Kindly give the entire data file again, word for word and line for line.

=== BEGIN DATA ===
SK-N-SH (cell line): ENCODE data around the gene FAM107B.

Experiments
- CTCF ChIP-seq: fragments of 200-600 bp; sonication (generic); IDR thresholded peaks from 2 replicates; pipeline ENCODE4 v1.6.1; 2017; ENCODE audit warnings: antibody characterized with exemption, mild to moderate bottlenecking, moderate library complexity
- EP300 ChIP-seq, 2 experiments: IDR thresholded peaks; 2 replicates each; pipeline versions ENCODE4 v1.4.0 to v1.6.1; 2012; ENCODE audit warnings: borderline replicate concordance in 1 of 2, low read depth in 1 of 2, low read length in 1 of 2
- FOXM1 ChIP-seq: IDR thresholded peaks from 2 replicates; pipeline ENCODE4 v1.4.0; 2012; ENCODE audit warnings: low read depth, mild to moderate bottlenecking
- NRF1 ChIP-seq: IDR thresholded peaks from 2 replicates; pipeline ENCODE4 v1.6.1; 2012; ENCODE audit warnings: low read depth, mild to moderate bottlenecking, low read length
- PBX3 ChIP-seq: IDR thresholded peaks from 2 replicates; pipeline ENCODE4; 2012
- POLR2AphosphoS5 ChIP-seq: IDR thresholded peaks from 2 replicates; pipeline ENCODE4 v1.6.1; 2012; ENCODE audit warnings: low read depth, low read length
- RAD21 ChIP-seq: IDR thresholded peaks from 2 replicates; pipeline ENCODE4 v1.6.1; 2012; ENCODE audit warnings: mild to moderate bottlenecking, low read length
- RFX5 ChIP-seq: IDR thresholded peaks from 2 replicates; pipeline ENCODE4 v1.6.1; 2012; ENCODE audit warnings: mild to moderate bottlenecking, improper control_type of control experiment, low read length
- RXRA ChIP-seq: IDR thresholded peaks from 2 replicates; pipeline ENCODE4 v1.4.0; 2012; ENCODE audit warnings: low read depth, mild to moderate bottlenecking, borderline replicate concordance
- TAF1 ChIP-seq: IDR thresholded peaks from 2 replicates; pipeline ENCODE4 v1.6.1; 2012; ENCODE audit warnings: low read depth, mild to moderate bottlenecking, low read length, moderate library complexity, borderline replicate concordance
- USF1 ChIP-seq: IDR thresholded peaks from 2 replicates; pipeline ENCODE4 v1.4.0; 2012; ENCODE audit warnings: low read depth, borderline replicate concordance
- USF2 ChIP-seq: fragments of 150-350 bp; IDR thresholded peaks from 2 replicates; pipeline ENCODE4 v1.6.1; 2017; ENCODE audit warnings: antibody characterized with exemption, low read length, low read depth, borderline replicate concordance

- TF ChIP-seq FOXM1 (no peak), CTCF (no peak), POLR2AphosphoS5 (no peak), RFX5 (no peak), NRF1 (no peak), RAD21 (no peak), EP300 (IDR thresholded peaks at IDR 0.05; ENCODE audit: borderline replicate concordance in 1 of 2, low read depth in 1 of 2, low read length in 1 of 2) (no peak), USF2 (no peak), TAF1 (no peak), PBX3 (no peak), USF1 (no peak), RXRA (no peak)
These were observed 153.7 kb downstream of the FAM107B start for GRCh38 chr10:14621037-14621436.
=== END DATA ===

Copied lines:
SK-N-SH (cell line): ENCODE data around the gene FAM107B.

Experiments
- CTCF ChIP-seq: fragments of 200-600 bp; sonication (generic); IDR thresholded peaks from 2 replicates; pipeline ENCODE4 v1.6.1; 2017; ENCODE audit warnings: antibody characterized with exemption, mild to moderate bottlenecking, moderate library complexity
- EP300 ChIP-seq, 2 experiments: IDR thresholded peaks; 2 replicates each; pipeline versions ENCODE4 v1.4.0 to v1.6.1; 2012; ENCODE audit warnings: borderline replicate concordance in 1 of 2, low read depth in 1 of 2, low read length in 1 of 2
- FOXM1 ChIP-seq: IDR thresholded peaks from 2 replicates; pipeline ENCODE4 v1.4.0; 2012; ENCODE audit warnings: low read depth, mild to moderate bottlenecking
- NRF1 ChIP-seq: IDR thresholded peaks from 2 replicates; pipeline ENCODE4 v1.6.1; 2012; ENCODE audit warnings: low read depth, mild to moderate bottlenecking, low read length
- PBX3 ChIP-seq: IDR thresholded peaks from 2 replicates; pipeline ENCODE4; 2012
- POLR2AphosphoS5 ChIP-seq: IDR thresholded peaks from 2 replicates; pipeline ENCODE4 v1.6.1; 2012; ENCODE audit warnings: low read depth, low read length
- RAD21 ChIP-seq: IDR thresholded peaks from 2 replicates; pipeline ENCODE4 v1.6.1; 2012; ENCODE audit warnings: mild to moderate bottlenecking, low read length
- RFX5 ChIP-seq: IDR thresholded peaks from 2 replicates; pipeline ENCODE4 v1.6.1; 2012; ENCODE audit warnings: mild to moderate bottlenecking, improper control_type of control experiment, low read length
- RXRA ChIP-seq: IDR thresholded peaks from 2 replicates; pipeline ENCODE4 v1.4.0; 2012; ENCODE audit warnings: low read depth, mild to moderate bottlenecking, borderline replicate concordance
- TAF1 ChIP-seq: IDR thresholded peaks from 2 replicates; pipeline ENCODE4 v1.6.1; 2012; ENCODE audit warnings: low read depth, mild to moderate bottlenecking, low read length, moderate library complexity, borderline replicate concordance
- USF1 ChIP-seq: IDR thresholded peaks from 2 replicates; pipeline ENCODE4 v1.4.0; 2012; ENCODE audit warnings: low read depth, borderline replicate concordance
- USF2 ChIP-seq: fragments of 150-350 bp; IDR thresholded peaks from 2 replicates; pipeline ENCODE4 v1.6.1; 2017; ENCODE audit warnings: antibody characterized with exemption, low read length, low read depth, borderline replicate concordance

- TF ChIP-seq FOXM1 (no peak), CTCF (no peak), POLR2AphosphoS5 (no peak), RFX5 (no peak), NRF1 (no peak), RAD21 (no peak), EP300 (IDR thresholded peaks at IDR 0.05; ENCODE audit: borderline replicate concordance in 1 of 2, low read depth in 1 of 2, low read length in 1 of 2) (no peak), USF2 (no peak), TAF1 (no peak), PBX3 (no peak), USF1 (no peak), RXRA (no peak)
These were observed 153.7 kb downstream of the FAM107B start for GRCh38 chr10:14621037-14621436.